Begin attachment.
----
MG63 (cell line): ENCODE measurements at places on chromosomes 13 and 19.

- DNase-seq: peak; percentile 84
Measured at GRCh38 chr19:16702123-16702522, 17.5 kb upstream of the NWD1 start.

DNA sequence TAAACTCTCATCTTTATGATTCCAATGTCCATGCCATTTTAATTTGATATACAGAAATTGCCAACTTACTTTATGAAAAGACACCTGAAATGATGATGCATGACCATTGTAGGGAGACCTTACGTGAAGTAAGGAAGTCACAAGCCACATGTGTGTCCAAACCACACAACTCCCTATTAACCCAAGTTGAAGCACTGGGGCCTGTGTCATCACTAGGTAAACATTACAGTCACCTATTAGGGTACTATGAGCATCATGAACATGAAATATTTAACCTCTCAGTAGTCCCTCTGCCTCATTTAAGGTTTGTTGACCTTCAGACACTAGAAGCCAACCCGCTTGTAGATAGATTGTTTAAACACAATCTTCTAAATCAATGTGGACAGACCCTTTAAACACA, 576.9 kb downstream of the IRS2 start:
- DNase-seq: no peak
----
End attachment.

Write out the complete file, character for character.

MG63 (cell line): ENCODE measurements at places on chromosomes 13 and 19.

- DNase-seq: peak; percentile 84
Measured at GRCh38 chr19:16702123-16702522, 17.5 kb upstream of the NWD1 start.

DNA sequence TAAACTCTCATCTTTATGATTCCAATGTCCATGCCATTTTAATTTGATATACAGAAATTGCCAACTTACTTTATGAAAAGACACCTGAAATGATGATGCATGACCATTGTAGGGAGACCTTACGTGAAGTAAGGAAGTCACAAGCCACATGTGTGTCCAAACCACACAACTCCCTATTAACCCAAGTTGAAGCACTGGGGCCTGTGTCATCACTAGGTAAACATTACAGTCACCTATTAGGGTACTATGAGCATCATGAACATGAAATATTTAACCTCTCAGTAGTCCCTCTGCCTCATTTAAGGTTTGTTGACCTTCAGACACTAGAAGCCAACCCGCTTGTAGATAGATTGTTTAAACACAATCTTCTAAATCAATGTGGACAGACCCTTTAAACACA, 576.9 kb downstream of the IRS2 start:
- DNase-seq: no peak